Member’s pick by Aafke van Ewijk: The Excursion
Anyone will remember the excitement of school excursions, away from the desks and the daily routines. This double page from a late Edo period textbook shows a group of young boys about to enter the precincts of Kitano Tenmangū in Kyoto. Chatting excitedly, they pass between the pine trees, with their teacher and two older boys who may be explaining the purpose of the trip. The shrine is dedicated to the politician, poet, and scholar Sugawara no Michizane (845-903), in deified form known as Tenman Tenjin. The boys should not only worship, but also take the studious Michizane as an example, and so should the student who uses this textbook. Those who do not consider this an exciting message might be told that Michizane, who died in exile in Dazaifu, came back to torment the court in Kyoto as a wrathful spirit. The shrine was erected to pacify him.
The textbook is titled Daizen shin dōji ōrai 大全新童子往来 (‘Great New Collection of Instructional Texts for Children’), first published in Osaka and Kyoto in 1837 and reprinted with new blocks in the part of the year 1868 that is not yet called Meiji. I obtained it in October this year, during my first visit to Japan since the start of the covid-19 pandemic. The trip was not only memorable for this reason, but I was surrounded by a group of enthusiastic Dutch highschool students and their teachers.
The main destination of the study tour was Yokota, a village in Oku-izumo. Connections with the Yokota community were forged after the Dutch National Museum in Amsterdam aquired two temple guardians or Niō in 2007. These were found to have once protected the Iwayaji, a temple near Yokota. On our last day in this village, we hiked up the mountain to visit the temple. Sadly, in contrast to Kitano Tenmangu, the Iwayaji fell into disuse and is now the abode of hornets. The purpose of our excursion was to show students the original context within which the guardians had stood. It was a strange feeling to hear in that place from one of the elderly community members how as a boy he would pass the two fiercely looking guardians in terror.
Two students by coincidence led me to the bookstore where I bought this volume. Apart from sword steel and the Yamata-no-orochi myth, Oku-izumo is famous for the Unshū soroban (abacus, with Unshū referring to Izumo). Back in Tokyo, some students ventured into the second-hand bookstores of Jinbochō, where they identified and bought a dingy late eighteenth-century soroban textbook. A nice find indeed. The next morning, the owner of the bookstore (that I had somehow missed earlier) showed me this compendium that is more aligned with my favorite school subjects.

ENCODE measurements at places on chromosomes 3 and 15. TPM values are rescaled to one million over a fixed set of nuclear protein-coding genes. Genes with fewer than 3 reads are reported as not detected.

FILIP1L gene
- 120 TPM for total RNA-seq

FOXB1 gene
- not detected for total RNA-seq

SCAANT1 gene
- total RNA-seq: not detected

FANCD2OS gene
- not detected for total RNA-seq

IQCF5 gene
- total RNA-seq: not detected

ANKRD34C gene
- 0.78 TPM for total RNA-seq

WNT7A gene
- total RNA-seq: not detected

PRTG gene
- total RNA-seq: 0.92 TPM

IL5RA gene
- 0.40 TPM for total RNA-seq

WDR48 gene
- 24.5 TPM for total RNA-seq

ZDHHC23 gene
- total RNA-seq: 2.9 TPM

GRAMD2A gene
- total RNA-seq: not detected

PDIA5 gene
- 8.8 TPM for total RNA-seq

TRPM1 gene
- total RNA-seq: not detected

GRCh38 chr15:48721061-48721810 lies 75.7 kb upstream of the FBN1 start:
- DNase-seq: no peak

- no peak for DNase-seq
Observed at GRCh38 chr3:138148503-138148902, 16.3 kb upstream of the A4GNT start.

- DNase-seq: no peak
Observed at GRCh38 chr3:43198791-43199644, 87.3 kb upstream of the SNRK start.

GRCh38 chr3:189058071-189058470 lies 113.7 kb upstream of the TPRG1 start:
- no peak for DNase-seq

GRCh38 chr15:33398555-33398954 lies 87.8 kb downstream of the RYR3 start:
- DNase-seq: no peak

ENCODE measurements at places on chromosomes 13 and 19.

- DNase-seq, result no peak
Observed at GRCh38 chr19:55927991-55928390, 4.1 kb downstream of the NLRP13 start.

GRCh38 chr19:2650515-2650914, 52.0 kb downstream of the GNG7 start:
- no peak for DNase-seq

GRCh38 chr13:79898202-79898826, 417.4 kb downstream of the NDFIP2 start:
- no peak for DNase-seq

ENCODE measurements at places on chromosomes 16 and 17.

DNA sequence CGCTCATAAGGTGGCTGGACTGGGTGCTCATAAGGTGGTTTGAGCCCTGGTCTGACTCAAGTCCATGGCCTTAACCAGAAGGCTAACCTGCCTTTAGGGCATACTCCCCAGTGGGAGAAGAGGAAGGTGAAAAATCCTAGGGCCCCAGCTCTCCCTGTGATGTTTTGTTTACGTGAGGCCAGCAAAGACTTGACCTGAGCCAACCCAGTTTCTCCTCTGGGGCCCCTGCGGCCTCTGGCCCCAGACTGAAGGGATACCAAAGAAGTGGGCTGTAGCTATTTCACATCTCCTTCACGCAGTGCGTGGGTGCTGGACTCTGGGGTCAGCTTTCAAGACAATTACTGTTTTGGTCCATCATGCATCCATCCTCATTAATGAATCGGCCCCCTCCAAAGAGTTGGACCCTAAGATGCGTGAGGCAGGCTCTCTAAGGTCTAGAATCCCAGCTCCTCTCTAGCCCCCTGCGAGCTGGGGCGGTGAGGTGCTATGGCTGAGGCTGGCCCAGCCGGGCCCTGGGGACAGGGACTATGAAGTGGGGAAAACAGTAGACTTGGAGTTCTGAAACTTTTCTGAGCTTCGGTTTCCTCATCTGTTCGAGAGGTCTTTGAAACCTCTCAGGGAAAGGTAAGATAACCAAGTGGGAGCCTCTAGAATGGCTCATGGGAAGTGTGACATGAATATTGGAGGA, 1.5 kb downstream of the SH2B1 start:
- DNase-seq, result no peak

What makes this book especially interesting to me is that different from such compendia published in Edo, its opening pages do not contain a representation of the feudal status system. This was to remind merchant children to be diligent and to teach them that the aim of education is not to economically outrank the samurai. These Kansai publishers maybe felt less inclined to feign concern about such things. Instead, the opening pages show a grand panorama of Dazaifu Tenmangū in the fashion of illustrated guidebooks or meisho zue, followed by the above spread of an excursion to Kitano Tenmangū closer to home, and various legends related to the script.
The main part of the book consists of canonical texts that were used for copying (tenarai) and reading aloud (sodoku). To my great pleasure, the book contains a comparatively large collection of kojō or ‘ancient letters’. These are (apocryphal) letters taken from wartales such as The Tale of the Heike, reinterpreted as writing examples. The letters are illustrated with iconographic images, thereby connecting didactic texts to popular legends about famous warriors. One of the illustrations shows, for example, the episode of Ushiwakamaru (the young Minamoto no Yoshitsune) battling the tengu at Kurama. The text on the right side of the image is the last part of the Koshigoe-jō, Yoshitsune’s plea to his half-brother Yoritomo. The text below is part of Edo-ōrai, that introduces the famous places and products of the political capital, where our own excursion began and ended.